The second fish exposure for 2018 occurred: May 21 - 24 at all index sites.

The third sentinel fish exposure occurred June (18 - 21) at all index sites.

The final exposure occurred September (14-17) at Beaver Creek (KBC) and Seiad Valley (KSV).

 

Water Samples

Barth Monitoring filtering
 Barth Monitoring filter paper

 Filtering a water sample
using a vacuum pump

 Folding the filter paper
with captured material

To detect and quantify waterborne stages of C. shasta, river water samples are collected at five mainstem index sites; once a week all year round at two sites (KBC and KSV) and once per week from April through October at three other sites.  Solar-powered automatic samplers (ISCOs) collect 1L water every 2 hours for 24 hours, from which 4 1L samples are manually taken. Each 1L sample is filtered through a nitrocellulose membrane using a vacuum pump, and any captured DNA in 3 of the replicate samples is extracted using a kit. A quantitative PCR (qPCR) specific for C. shasta is used to detect and quantify any parasite DNA present. Cq values generated by the qPCR are converted to numbers of parasite spores per liter of water using reference samples with known quantities of spores. The Karuk and Yurok tribal biologists are integral to the collection and filtration of the ISCO water samples. Water samples are also taken in conjunction with the sentinel fish exposures; manual 'grab' samples are collected on the first and last day of the exposure.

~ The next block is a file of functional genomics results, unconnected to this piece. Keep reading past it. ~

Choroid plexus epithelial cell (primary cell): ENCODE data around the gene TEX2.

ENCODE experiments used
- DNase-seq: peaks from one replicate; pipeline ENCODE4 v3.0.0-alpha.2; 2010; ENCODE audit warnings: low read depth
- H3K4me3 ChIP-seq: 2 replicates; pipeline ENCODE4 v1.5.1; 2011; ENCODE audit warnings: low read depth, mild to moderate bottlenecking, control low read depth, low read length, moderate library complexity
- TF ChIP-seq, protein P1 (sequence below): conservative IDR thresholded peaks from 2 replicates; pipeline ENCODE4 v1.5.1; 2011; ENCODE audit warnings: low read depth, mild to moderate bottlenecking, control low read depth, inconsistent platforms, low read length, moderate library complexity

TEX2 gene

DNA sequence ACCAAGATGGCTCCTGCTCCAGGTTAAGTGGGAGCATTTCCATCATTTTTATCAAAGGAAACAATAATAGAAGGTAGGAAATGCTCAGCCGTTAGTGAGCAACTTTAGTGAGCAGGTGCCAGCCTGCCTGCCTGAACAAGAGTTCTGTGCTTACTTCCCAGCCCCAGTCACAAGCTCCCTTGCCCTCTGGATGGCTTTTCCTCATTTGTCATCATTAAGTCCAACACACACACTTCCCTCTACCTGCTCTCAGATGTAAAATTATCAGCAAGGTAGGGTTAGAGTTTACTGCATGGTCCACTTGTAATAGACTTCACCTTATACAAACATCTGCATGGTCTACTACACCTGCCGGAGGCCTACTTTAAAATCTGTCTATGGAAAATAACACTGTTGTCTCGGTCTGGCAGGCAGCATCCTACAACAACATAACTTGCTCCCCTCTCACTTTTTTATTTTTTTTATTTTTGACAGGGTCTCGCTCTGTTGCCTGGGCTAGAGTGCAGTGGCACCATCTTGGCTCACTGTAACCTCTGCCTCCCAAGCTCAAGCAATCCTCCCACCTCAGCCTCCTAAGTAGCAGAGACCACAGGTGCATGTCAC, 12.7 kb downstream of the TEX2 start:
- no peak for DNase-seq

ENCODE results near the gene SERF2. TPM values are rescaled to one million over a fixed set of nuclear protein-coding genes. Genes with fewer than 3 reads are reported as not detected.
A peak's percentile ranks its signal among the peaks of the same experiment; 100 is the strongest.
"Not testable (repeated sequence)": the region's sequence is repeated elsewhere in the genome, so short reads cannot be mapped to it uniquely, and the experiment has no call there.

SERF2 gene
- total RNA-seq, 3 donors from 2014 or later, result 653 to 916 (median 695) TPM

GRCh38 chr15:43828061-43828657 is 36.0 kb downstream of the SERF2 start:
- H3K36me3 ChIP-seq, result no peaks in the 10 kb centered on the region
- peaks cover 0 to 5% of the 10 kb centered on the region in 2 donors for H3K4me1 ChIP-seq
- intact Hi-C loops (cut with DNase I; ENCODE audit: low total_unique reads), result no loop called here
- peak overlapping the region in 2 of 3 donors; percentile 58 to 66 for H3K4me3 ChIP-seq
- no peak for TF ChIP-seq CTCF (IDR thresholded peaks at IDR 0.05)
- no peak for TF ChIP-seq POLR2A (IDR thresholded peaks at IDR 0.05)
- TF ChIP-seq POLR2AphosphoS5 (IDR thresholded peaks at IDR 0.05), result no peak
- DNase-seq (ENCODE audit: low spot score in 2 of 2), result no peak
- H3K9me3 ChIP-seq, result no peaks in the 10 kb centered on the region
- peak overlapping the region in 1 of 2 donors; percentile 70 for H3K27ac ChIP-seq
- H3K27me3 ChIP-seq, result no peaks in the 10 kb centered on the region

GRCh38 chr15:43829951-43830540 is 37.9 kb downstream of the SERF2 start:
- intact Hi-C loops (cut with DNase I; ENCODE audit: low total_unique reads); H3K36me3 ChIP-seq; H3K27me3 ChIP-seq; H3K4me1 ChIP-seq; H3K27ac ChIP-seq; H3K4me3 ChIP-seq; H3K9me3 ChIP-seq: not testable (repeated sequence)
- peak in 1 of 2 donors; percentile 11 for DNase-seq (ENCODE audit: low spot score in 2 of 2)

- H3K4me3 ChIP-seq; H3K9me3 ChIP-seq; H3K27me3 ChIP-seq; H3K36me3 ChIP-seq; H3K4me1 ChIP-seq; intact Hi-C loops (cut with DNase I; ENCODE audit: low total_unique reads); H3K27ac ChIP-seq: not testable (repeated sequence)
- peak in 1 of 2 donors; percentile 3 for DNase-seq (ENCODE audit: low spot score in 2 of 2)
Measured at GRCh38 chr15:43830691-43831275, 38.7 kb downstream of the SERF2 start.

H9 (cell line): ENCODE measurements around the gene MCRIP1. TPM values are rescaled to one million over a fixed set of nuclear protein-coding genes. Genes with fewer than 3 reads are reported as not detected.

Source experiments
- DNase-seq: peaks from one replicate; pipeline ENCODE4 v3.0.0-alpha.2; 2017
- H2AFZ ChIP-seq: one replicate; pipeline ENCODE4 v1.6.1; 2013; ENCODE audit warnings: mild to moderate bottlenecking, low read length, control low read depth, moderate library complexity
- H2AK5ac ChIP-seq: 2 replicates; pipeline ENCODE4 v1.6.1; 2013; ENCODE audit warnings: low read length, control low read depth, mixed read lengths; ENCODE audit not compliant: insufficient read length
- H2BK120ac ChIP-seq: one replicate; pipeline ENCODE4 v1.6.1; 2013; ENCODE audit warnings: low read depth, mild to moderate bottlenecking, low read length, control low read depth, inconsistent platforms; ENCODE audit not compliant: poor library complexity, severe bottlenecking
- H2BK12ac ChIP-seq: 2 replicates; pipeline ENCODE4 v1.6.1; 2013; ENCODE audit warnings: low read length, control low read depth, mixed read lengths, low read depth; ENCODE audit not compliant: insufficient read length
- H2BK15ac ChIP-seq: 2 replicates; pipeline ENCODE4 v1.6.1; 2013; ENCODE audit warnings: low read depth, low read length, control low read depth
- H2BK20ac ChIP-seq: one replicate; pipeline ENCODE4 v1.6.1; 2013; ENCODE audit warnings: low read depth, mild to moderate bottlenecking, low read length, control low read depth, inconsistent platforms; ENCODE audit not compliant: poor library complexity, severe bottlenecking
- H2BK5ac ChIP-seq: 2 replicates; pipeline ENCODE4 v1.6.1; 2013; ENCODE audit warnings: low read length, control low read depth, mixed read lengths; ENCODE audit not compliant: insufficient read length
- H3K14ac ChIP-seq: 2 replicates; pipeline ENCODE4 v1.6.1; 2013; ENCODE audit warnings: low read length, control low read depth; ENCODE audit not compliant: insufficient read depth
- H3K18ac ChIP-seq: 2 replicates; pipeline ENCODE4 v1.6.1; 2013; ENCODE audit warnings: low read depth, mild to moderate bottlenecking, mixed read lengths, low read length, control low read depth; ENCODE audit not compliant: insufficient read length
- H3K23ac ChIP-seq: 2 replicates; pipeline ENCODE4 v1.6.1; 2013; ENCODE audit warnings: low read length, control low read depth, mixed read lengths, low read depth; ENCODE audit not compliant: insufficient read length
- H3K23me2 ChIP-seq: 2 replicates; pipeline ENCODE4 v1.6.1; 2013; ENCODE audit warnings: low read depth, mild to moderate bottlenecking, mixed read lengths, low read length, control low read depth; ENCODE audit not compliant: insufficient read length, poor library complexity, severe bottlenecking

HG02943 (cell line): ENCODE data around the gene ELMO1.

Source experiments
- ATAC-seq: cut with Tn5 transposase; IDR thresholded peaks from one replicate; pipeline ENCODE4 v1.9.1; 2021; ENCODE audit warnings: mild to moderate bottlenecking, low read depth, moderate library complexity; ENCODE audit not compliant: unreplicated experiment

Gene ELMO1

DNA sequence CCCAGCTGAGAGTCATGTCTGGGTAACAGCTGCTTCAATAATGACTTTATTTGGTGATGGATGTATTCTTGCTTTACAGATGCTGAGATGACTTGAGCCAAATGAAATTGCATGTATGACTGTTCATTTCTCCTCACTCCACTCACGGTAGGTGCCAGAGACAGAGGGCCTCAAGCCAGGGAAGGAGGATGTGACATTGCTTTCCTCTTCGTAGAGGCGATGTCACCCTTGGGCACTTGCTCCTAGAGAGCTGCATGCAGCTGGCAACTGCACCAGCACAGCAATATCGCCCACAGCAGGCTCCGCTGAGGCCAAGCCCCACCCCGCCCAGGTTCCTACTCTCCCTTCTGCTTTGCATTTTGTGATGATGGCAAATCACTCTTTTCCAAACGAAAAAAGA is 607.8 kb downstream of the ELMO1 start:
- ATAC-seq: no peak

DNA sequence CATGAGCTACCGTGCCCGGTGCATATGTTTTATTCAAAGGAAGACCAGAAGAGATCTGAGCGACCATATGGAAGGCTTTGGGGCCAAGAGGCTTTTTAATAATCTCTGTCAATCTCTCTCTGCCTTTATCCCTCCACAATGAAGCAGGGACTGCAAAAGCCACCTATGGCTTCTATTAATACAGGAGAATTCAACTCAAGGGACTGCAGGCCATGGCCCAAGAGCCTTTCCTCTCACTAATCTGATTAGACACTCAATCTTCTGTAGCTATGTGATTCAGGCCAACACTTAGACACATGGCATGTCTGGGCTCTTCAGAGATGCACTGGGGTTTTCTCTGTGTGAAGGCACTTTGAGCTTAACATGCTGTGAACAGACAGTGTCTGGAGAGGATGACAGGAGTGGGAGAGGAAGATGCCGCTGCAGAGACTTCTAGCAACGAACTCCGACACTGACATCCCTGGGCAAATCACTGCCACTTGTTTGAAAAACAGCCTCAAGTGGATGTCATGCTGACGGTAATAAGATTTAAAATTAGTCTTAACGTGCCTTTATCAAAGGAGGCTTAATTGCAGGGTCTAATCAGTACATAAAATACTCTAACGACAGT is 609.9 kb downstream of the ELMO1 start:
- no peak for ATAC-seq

2018 DATA UPDATES: Expedited processing of water samples occurs April through June. Only trace amounts (<1 spore/L) of Ceratonova shasta-DNA were detected in 2018 until April 23 when an average of 1 spore per liter was detected at Beaver Creek (KBC).

April 30 - Ceratonova shasta-DNA was detected at all index sites (except KTC, not received) at levels of >1 - < 5 spores/L.

May 7 - Ceratonova shasta-DNA was detected at all index sites at levels of <1 - <5 spores/L; lower than the preceding week and prior to the implementation of the emergency dilution flow on May 8.